First impressions can often be the most important, and Karen Reed applies that standard to her volunteer job at the .
“My main goal, especially being at the reception desk, is just to be the welcoming person when anybody walks through that door,” said Reed. “I want to be the person who … will listen to them and try to find them the resources they need.”
As the mother of two recent college graduates, Reed is used to helping out. She was a room mom during her children’s elementary school years and also served as the chair and co-chair for their high school grad night events.
She began volunteering at the senior center nearly three years ago when she approached the organization about helping with its home delivery meal service. There was enough support in that particular area, but what really was needed was secretarial assistance—someone who could give guided tours, sign people up for activities and assist with the membership process. Reed embraced the opportunity, but says there was a slight learning curve.
“It took a few weeks for me to really kind of get in the groove,” she said. “I had to take a ton of notes because I couldn’t remember from one week to the next.”
She adds: “It was a little intimidating because I’ve never had a phone that had multiple lines.”
But she’s a part of a cooperative, “fun group” of volunteers on Tuesdays, and they help each other. One, she says, is a “little lady” around 90, who offers a lesson in commitment.
“By all accounts she should be being served by the senior center and yet she volunteers herself a couple days a week,” said Reed, in her early 50s. “I guess it’s just really eye-opening to see that level of commitment.”
Reed and her husband of 30 years, Jeff, have both been fortunate to have parents who are still in good health. In addition, her dad’s mom lived to be 92, and spent her last years in assisted living where she thrived. While the senior center doesn’t offer overnight care, it can guarantee one well-rounded meal Monday through Friday for those in need. A donation is suggested depending on age, but Reed says no one is ever turned away.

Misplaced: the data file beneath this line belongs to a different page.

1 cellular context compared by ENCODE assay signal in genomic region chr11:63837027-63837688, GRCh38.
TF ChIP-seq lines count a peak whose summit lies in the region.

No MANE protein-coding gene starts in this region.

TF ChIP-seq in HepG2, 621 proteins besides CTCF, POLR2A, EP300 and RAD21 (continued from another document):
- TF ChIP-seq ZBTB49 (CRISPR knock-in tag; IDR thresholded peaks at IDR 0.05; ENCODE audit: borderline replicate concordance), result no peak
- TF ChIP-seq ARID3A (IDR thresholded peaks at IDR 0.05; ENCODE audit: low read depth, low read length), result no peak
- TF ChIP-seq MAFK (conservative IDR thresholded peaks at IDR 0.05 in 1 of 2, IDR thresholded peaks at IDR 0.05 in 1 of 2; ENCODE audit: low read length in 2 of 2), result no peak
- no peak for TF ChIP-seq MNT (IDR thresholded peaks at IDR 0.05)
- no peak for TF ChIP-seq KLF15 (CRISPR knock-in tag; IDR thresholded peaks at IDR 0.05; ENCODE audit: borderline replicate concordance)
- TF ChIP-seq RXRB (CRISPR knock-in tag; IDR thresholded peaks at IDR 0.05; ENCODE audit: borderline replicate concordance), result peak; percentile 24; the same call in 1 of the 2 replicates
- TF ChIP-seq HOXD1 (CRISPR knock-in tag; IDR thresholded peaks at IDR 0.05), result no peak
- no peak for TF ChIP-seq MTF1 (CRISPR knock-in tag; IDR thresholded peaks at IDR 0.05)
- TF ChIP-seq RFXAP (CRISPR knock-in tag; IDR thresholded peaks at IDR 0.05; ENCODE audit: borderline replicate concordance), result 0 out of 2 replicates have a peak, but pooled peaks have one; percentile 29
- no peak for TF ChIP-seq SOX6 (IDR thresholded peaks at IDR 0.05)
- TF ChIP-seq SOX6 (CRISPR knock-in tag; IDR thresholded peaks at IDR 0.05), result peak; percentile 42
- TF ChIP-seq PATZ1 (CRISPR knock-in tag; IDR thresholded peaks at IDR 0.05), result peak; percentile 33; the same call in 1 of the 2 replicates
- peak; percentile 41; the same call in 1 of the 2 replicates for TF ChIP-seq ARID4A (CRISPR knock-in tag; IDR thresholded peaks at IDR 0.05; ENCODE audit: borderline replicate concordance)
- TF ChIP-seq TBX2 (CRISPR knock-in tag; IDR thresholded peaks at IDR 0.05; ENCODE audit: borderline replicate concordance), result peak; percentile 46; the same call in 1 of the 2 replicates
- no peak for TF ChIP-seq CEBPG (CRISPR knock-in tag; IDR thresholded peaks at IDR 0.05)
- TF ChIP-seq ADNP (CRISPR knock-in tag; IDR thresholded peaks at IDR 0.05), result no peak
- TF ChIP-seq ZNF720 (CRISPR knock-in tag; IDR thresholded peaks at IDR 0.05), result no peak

“If [someone] can only afford 50 cents, that’s fine,” she said. “And nobody ever says anything about it.”
It’s the inexpensive aspect of the senior center programs that Reed finds so wonderful. With just a few exceptions, activities are free to members after a $25 annual membership and non-members pay $1 for each, allowing access to low-income seniors.
It’s also a place where people can be treated like family—something that’s important to Reed. Her mother grew up on a farm and was the youngest of 12 close-knit children, but as they grew older, they moved away and spread apart. As a result, she says her mother works hard at keeping everyone connected through annual family reunions.
“We all have such a good time when we get there that it reminds us how important family is,” said Reed, a 19-year Powegian who also volunteers once a week at the San Diego Zoo Safari Park.
And as long as the reunion doesn’t fall on a Tuesday, Reed will surely be there. At least she tries not to miss a shift. Having filled in for the center coordinator, she learned how hard it is to get a volunteer replacement—especially at a moment’s notice.
“Even though I volunteer, I treat it like it is a job,” she said. “… So it’s just important to me to really try not to miss very often.”